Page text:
For years, Taylor Sheridan has been restyling the Old West for Paramount’s ever-expanding roster of gunslinging dramas—both in the murky present (“Yellowstone”) and the grimy past (“1883,” “1923”). But now, the prolific geezer-whisperer has stretched the frontiers of his Western yarns beyond the multigenerational dramas of the Dutton family and into the realm of real life with “Lawmen: Bass Reeves,” a strong (if ponderous) exploration of America’s first Black sheriff.
Where the pulse of mainstream American culture venerated the cultural image of the white cowboy—Wyatt Earp, Doc Holliday—Bass Reeves was the first, and one of the only, Black exemplars of the form permitted to enter the wider consciousness (and even then, only recently by historians and shows like HBO’s “Watchmen”). He was a figure of mythic proportions, even in real life: an escaped slave turned legendary lawman who apprehended more than three thousand outlaws in his 32 years as a US Marshal. The legend goes that he’d quote Bible passages to his charges despite never learning to read or write; some of them would even convert. Other legends claim he’s the model for the Lone Ranger.
Here, in the Sheridan-produced “Lawmen: Bass Reeves” (so-called presumably to tee up miniseries about other iconic officers of the American West), we chart his trajectory from an unwilling participant in the wrong side of the Civil War to one of America’s first (and best) dispensers of justice. Played by David Oyelowo (who also executive produces), Reeves is a figure of titanic scope, nonetheless with humble beginnings: in the hourlong first episode, we see him in the thrall of his master, Confederate General George Reeves (Shea Whigham, always a reliable go-to for historical monsters), forced to fight a doomed battle lest he definitively die if he deserts. Nonetheless, George chooses to abandon the fight and bring himself and Bass back to their plantation, where Bass’ wife, Jennie (Lauren E. Banks), awaits him. Drunk and admiring of Bass’ fighting ability, George teases his freedom if he beats him in a game of cards. The game, as always for Black folk in America, is rigged, but even if George can control the cards, he can’t control the direction of Bass’ fists.
Thus begins a desperate flight to freedom for Bass in a stark, hourlong opener that serves as something of Reeves’ origin story. He runs from slave catchers and spends some time in Seminole Nation learning the language and helping out a desperate widow (Margot Bingham) and her son (Riley Looc) before tragedy brings him back to his beloved and humble life of farming. Several years and as many failed harvests later, a fateful meeting with a surly Marshal (Dennis Quaid’s gravelly, vulgar Sherrill Lynn) convinces him of his best destiny: cleaning up the lawless West at the barrel of a rifle.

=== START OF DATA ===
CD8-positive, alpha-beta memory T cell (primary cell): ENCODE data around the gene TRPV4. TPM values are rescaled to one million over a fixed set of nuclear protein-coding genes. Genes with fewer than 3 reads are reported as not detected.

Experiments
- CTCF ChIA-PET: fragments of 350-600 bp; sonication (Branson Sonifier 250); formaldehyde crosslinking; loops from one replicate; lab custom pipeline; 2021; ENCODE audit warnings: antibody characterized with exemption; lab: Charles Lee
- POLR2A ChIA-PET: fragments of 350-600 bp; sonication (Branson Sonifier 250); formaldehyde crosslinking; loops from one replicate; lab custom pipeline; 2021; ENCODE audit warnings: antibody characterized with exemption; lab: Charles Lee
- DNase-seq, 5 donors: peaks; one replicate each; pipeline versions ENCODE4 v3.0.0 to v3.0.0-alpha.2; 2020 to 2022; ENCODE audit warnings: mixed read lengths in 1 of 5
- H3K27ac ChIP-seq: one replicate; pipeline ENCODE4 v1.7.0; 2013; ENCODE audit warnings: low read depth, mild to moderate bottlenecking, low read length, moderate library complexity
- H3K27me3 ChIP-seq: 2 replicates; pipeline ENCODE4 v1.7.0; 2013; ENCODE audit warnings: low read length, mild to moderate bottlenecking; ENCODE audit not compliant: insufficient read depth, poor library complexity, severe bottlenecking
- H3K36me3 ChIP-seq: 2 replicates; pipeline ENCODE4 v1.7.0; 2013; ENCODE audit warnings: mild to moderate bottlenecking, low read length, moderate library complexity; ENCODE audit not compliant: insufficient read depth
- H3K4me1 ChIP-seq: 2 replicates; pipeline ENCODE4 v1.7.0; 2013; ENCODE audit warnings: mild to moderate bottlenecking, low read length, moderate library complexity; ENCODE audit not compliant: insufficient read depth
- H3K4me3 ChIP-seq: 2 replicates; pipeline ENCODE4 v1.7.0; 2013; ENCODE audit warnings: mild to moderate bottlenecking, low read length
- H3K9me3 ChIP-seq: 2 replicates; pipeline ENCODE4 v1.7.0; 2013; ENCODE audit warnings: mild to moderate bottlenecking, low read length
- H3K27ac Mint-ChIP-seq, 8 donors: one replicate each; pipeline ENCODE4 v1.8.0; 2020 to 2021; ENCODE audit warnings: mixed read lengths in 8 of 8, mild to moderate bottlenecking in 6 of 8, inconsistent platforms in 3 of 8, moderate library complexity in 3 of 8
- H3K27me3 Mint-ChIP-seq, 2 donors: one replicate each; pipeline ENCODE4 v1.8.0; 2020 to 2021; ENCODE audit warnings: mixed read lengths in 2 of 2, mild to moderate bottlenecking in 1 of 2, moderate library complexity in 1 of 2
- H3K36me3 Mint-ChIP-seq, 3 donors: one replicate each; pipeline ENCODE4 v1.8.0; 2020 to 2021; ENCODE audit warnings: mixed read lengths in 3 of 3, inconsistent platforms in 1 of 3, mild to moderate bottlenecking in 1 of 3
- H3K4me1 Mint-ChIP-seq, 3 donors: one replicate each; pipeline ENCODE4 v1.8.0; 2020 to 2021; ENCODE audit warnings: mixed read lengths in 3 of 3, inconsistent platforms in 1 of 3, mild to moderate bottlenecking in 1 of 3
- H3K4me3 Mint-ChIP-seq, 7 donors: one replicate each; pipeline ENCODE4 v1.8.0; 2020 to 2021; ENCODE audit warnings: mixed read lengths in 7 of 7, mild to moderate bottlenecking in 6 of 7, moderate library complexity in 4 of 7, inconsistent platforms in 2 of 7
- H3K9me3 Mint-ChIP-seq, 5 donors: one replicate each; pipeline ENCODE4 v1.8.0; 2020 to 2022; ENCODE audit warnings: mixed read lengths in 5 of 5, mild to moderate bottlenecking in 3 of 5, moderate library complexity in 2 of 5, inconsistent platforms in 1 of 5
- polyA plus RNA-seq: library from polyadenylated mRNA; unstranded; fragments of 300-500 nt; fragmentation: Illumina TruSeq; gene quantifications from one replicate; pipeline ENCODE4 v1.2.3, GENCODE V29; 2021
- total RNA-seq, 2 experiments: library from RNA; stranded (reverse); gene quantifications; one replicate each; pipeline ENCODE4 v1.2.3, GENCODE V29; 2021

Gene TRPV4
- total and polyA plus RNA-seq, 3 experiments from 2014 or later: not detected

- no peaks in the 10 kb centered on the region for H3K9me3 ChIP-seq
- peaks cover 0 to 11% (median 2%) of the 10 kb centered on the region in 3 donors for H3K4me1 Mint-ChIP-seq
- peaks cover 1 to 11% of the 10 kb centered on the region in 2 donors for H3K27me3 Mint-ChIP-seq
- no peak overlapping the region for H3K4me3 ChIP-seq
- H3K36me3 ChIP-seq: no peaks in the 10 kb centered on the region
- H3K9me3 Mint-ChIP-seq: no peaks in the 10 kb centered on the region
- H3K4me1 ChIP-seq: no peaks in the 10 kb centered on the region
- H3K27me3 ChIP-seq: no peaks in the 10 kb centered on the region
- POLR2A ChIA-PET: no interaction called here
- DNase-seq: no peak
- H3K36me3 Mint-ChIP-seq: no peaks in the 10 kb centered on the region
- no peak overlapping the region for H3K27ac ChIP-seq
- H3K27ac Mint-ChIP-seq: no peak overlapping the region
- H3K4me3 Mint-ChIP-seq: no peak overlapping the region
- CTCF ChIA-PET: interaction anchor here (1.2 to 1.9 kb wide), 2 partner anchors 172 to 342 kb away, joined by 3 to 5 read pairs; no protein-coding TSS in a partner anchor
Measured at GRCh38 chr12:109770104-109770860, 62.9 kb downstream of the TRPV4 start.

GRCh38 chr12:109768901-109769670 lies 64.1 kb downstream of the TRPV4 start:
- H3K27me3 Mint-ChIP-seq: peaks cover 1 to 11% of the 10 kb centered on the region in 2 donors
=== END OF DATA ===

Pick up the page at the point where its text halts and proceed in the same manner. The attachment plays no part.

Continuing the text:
And so it goes, as the rest of the first four episodes—all directed and shot with crisp, if flat, digital photography by Christina Alexandra Voros—chart Bass’ first tests of his resolve in the job. Oyelowo infuses him with a kind of stoic cool, a determined countenance hiding under a soup-catcher mustache, “Shaft” by way of “Gunsmoke.” He’s as quick with a bone-dry witticism as he is with a gun, but he’s no quipster; Reeves carries himself with the weight of his people’s history, not to mention his own. He takes his job seriously and occasionally relishes in how good at it he is—he’s even skilled at undercover work, scheming ways to get his marks in cuffs while they lie passed-out drunk.
But one of the most interesting wrinkles in the show’s fabric, and one that hopefully develops as the season progresses, is the moral and spiritual cost that comes with engaging in such work. “This kind of work exacts a toll,” intones Judge Parker (Donald Sutherland, sporting an expertly-manicured beard designed for Old West photos) to Bass when he offers him the job; Reeves seems to pay most especially by the time he loses with his family while he’s away. Yes, it’s great fun to see him chasing baddies on horseback or talking his way out of tense situations. But all the while, we cut back to Jennie holding on tight to her household, keeping a close eye on her eldest daughter (Dawn Singleton) and the boy (Lonnie Chavis) obviously courting her, and more. Every time Reeves returns to them, there’s another child on the way; someone’s older, something’s changed. He witnesses the ugliness of the world to protect them from it.
It’s all so assured and patient, punctuated with bursts of genuinely exciting Western action. Oyelowo is surrounded by a welcome cast of good ol’ boys, from Barry Pepper’s unhinged Confederate to Quaid’s wild-eyed Marshal, who serves as his first erstwhile partner. Garrett Hedlund and Forrest Goodluck show up as fellow partners for Reeves in his early career, each starting on one side of the law and flirting with the other by the end. (Especially welcome are stalwart character actors like Dale Dickey and Rob Morgan, who spice up the fourth episode with particular complications on the black-and-white morality Reeves is tasked to impart upon the changing West.)
While it occasionally falls into the trappings well-worn by the Sheridan Industrial Complex, “Lawmen: Bass Reeves” is like a thrilling throwback to the Western adventures of old, centering one of American history’s most lauded Black heroes. Let’s hope this show is successful enough for other “Lawmen” shows to crop up. Who’s next? “Lawmen: Wyatt Earp”? “Lawmen: Charlie Bassett”? “Lawmen: Giuseppe Petrosino”?
The first four episodes were screened for review. “Lawmen: Bass Reeves” premieres November 5th on Paramount+.